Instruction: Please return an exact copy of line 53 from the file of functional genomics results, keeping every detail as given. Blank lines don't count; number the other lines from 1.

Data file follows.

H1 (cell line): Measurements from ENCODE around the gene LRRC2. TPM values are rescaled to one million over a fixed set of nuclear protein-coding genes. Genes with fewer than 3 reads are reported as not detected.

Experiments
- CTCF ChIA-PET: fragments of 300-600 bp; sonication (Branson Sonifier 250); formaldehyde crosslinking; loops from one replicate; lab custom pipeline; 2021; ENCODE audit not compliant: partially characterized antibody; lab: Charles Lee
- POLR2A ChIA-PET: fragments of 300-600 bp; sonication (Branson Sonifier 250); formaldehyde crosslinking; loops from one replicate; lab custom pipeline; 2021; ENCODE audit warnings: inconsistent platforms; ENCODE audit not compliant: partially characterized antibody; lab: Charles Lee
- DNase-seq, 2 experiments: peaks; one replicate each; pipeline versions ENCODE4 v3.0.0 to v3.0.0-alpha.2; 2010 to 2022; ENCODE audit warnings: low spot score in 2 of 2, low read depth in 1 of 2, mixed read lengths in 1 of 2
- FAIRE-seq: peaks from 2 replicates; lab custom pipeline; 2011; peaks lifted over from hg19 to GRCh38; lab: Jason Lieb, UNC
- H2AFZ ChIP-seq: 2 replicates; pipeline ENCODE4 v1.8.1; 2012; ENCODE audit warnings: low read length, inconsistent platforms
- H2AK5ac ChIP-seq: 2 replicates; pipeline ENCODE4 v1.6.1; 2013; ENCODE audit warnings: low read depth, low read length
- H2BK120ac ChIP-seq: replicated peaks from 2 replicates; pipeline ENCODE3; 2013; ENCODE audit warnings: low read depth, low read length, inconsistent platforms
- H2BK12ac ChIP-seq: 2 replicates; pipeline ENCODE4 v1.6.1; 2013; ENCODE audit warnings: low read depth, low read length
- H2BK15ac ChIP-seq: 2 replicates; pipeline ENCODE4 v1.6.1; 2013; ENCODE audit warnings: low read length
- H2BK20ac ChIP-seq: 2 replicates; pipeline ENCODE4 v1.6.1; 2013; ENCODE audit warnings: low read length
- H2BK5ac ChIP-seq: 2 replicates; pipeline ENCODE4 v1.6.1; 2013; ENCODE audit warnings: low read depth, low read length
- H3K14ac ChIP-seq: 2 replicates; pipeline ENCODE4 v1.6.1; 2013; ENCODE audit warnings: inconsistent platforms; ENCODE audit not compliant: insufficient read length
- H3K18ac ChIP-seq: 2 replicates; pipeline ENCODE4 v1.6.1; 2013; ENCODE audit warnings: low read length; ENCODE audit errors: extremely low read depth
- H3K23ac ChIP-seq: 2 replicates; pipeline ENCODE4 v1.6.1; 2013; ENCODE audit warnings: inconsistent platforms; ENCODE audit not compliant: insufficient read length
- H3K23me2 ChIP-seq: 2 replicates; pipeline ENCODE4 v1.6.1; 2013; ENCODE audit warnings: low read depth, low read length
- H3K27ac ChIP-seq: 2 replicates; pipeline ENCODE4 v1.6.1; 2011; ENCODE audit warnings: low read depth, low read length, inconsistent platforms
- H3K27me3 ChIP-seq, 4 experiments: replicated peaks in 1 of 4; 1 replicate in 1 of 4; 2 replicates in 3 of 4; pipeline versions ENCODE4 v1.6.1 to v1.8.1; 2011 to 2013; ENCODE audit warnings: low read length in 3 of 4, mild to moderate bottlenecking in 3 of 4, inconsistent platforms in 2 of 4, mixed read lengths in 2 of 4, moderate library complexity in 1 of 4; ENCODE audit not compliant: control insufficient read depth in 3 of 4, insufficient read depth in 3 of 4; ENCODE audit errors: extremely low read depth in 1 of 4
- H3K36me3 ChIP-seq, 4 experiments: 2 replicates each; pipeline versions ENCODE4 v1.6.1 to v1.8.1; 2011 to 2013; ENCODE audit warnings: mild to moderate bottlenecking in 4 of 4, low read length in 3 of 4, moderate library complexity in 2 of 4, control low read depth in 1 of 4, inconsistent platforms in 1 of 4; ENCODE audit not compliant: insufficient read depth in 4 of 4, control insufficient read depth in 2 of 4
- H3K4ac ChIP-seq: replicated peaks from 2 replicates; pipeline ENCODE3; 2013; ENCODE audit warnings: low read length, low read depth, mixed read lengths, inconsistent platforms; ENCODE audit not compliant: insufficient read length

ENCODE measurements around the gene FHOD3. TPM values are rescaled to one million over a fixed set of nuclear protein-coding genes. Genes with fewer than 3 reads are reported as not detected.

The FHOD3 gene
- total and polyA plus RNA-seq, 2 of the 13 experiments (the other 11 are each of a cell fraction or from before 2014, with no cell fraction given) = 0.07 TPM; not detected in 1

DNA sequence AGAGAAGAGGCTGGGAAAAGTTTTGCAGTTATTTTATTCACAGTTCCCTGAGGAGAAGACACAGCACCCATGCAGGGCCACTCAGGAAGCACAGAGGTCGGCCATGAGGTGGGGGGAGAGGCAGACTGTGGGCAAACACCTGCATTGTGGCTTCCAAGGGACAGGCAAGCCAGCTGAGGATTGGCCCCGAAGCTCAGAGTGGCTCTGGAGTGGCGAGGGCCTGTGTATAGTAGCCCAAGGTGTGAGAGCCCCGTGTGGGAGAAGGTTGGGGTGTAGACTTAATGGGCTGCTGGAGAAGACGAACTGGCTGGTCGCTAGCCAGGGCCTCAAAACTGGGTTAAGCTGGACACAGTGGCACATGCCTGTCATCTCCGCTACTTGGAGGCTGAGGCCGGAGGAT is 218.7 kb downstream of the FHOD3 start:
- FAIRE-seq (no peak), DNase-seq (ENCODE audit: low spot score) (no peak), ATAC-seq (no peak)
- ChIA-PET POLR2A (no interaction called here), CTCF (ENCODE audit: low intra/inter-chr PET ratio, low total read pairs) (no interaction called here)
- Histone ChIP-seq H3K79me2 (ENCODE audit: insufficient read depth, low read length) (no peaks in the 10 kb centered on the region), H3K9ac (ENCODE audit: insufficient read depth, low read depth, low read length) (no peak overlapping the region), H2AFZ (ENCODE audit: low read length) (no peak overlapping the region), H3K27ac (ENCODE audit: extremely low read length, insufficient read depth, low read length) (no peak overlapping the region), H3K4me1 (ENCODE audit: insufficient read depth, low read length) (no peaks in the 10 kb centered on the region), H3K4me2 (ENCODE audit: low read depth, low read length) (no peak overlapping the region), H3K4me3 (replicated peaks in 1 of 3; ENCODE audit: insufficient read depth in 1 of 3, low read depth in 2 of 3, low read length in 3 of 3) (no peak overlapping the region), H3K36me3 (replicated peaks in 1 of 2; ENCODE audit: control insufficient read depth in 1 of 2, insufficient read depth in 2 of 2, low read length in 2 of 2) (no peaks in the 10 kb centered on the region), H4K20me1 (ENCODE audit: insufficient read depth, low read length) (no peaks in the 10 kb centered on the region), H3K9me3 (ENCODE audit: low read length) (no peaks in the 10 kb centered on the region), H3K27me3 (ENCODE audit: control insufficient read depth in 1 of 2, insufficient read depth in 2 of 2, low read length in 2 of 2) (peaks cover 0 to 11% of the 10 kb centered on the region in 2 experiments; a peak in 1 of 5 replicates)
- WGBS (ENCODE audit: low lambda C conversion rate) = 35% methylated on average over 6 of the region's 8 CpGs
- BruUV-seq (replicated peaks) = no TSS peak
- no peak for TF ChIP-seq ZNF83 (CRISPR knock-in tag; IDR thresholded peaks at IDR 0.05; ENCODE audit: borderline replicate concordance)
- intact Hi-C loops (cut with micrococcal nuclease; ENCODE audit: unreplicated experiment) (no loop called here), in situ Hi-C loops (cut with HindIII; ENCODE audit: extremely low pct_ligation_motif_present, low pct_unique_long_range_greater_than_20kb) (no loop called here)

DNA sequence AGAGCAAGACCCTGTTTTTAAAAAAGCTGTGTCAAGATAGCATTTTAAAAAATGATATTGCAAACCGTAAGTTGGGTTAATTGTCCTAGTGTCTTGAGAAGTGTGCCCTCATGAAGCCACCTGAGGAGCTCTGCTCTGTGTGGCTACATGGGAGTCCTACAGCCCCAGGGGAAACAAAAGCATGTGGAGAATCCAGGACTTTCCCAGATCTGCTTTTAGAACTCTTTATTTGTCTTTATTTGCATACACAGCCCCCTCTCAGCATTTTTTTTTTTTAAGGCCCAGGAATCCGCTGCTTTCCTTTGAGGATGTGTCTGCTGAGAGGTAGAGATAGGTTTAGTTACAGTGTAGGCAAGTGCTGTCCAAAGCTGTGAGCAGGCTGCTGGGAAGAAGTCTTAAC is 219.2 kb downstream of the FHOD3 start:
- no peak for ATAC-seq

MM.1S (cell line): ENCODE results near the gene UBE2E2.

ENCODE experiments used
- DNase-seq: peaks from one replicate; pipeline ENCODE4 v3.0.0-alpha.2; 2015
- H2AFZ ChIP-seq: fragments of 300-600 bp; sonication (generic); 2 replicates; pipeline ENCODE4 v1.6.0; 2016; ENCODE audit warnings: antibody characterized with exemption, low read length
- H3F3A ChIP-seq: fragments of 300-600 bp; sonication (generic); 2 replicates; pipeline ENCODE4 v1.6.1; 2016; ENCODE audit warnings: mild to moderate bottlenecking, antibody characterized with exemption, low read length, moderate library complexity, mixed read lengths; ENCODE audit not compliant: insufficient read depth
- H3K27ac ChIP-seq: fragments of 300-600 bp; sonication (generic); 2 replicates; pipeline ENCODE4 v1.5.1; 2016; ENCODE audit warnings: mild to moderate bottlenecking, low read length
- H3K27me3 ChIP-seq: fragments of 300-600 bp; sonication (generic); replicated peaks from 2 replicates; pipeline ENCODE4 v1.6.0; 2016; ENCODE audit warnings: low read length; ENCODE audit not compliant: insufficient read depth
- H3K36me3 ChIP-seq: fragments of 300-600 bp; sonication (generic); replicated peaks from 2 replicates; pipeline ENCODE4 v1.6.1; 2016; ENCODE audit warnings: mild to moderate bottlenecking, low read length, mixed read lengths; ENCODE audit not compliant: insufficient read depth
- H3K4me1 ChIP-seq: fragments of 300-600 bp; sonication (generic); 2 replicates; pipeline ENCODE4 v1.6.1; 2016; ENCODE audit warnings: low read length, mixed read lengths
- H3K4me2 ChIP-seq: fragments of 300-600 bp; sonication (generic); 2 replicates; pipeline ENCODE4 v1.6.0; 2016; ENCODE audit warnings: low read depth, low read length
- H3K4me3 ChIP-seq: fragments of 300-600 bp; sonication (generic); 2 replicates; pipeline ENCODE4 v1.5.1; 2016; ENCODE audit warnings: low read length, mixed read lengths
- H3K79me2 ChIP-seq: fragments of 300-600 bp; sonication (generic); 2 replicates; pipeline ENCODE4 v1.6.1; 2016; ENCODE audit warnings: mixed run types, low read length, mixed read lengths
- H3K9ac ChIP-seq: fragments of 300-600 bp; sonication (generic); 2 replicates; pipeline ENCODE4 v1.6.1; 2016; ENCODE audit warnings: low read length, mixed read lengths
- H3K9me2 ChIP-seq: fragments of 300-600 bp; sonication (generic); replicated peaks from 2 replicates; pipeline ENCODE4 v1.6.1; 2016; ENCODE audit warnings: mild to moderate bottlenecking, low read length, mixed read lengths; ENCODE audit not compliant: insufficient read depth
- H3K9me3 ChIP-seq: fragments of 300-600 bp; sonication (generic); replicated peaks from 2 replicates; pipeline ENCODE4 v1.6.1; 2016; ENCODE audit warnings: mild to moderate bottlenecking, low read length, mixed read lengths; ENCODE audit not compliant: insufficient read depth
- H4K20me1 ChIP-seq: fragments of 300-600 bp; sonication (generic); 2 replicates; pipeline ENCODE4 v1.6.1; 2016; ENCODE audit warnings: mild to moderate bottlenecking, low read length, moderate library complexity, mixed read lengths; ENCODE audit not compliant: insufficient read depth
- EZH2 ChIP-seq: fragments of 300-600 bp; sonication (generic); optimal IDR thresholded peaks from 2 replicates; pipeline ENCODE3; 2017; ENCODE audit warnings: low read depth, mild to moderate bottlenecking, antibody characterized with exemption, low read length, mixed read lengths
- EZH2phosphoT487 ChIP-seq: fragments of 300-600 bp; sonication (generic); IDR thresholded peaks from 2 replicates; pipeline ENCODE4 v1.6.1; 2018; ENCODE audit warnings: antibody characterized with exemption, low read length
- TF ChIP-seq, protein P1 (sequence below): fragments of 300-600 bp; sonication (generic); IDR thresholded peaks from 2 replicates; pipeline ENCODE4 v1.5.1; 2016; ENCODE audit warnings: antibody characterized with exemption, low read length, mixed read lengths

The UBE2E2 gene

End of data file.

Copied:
- TF ChIP-seq, protein P1 (sequence below): fragments of 300-600 bp; sonication (generic); IDR thresholded peaks from 2 replicates; pipeline ENCODE4 v1.5.1; 2016; ENCODE audit warnings: antibody characterized with exemption, low read length, mixed read lengths